France’s $624 Million Tax on Oil Stockpiles ‘Blow’ to Refiners
A planned tax on fuel inventories will cost French refiners and distributors 500 million euros ($624 million), an industry group said.
“It’s a huge blow to refiners and will directly hit at their ability to compete,” Jean-Louis Schilansky, head of Paris-based Union Francaise des Industries Petrolieres, or UFIP, which represents companies including Total SA (FP) and Exxon Mobil Corp. (XOM) Refiners will be the biggest payers of the proposed tax because they have the largest fuel stocks.
The levy will be a “one-off” imposed this year, Schilansky said in an interview today after industry representatives were briefed about the plan.
The French government is studying a possible tax on oil companies as part of a 2012 budget law that may be considered by President Francois Hollande’s cabinet on July 4. The government is preparing to raise taxes and cut spending to meet deficit- cutting targets as Europe’s debt crisis roils markets.
“I believe such a plan is being studied by the budget ministry” though nothing has been decided, government spokeswoman Najat Vallaud-Belkacem said today in Paris.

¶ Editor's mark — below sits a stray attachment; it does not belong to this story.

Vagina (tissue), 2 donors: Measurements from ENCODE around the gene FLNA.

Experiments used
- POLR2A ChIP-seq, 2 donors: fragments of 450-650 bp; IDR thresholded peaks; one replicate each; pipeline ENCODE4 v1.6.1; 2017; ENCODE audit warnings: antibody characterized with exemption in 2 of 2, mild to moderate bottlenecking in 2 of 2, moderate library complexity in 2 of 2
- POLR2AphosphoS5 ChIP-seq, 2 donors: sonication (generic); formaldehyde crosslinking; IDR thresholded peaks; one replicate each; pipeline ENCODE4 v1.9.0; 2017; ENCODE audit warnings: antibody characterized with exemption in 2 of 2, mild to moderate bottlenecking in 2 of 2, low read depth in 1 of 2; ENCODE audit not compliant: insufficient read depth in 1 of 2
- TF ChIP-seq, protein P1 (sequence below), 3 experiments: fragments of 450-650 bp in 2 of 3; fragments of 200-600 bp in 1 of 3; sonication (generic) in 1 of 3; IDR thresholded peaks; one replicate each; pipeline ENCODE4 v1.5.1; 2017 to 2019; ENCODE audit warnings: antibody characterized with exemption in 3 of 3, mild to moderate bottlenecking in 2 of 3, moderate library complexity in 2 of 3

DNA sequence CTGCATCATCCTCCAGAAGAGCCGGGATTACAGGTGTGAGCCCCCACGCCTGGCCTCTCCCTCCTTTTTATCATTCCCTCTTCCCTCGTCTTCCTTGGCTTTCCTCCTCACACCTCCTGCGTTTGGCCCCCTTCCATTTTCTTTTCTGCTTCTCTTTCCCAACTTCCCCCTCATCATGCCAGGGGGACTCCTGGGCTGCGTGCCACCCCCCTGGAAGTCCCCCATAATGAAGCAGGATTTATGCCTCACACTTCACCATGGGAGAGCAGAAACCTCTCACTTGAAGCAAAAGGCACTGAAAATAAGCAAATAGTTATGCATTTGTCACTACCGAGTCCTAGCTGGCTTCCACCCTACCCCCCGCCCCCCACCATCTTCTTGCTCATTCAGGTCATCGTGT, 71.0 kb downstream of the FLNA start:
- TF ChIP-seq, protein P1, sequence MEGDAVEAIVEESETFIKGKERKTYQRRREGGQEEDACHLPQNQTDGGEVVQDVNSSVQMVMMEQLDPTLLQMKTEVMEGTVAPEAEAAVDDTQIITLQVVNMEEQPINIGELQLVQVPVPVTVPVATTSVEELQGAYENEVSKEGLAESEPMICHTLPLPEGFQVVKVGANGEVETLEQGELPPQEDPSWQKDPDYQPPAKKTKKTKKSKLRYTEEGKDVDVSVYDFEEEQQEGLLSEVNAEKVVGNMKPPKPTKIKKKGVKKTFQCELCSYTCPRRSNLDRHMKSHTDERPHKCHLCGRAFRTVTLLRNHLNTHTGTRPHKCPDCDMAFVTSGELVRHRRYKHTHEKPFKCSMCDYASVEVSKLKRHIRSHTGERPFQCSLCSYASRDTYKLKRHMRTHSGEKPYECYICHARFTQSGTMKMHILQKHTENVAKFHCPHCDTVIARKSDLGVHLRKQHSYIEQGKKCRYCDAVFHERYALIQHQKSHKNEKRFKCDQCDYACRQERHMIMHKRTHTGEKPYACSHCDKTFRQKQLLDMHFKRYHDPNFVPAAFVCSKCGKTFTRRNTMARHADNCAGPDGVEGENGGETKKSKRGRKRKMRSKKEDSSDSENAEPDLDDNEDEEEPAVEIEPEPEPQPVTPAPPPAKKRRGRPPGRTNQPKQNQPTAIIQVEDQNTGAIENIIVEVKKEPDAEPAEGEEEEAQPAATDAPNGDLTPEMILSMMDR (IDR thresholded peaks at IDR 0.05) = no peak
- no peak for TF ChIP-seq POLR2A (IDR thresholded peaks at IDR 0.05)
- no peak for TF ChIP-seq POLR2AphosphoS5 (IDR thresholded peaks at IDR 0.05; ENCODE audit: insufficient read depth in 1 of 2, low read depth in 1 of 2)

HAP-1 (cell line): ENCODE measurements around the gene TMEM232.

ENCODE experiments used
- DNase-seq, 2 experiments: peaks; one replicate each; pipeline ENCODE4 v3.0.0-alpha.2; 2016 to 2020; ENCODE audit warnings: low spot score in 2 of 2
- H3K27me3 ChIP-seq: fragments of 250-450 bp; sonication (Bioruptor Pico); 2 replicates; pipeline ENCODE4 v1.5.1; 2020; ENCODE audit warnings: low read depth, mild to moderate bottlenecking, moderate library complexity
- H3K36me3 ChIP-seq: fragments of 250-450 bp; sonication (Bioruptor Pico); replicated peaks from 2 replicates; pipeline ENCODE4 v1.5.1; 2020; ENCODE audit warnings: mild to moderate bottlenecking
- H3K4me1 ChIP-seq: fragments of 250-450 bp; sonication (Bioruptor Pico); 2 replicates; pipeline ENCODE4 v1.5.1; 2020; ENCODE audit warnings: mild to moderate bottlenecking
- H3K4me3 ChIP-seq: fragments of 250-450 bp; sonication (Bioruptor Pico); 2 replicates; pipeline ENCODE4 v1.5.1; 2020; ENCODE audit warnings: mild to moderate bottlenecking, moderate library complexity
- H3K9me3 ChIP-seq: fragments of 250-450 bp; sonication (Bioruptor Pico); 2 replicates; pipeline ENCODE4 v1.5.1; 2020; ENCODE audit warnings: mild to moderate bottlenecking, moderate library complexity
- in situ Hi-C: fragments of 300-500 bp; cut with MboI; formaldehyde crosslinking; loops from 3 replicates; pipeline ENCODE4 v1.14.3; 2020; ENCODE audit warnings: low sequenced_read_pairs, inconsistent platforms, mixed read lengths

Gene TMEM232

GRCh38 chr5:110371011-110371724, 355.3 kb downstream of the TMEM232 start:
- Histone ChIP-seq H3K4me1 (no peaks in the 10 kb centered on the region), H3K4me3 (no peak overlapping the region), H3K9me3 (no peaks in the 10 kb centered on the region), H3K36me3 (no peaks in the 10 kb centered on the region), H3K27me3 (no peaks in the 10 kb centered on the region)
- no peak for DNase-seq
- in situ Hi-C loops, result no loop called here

Under the plan, companies holding stocks of crude or refined fuel products, including refiners, distributors and possibly transport companies like airlines, will be taxed on the volumes they held at the end of 2011, Schilansky said.
“It will be a percentage of what was on the books,” he said. These volumes are reported to authorities regularly so the tax will be relatively easy to raise, he said.
It’s unclear whether gasoline pump operators will pass on the tax to consumers, who were promised by Hollande during the election campaign that prices would be capped.
French refinery losses reached a combined 2 billion euros from 2009 to 2011 as overcapacity cut-processing margins, the association has said.
Over the last few years, LyondellBasell Industries NV (LYB), Petroplus Holdings AG and Total have decided to stop refining at their plants at Berre, Reichstett, Petit-Couronne and Dunkirk in France due to lower European fuel demand. After these closures, France will have eight working refineries compared with 24 in 1977.
The government and French refinery workers’ unions are trying to find a buyer for the Petit-Couronne and Berre plants.
“We are very angry about this tax,” Schilansky said today. “We understand the state needs money but it has to be careful where it goes looking for it. International operators aren’t going to look too kindly on this tax that comes in the middle of the year out of nowhere.”
To contact the reporter on this story: Tara Patel in Paris at firstname.lastname@example.org
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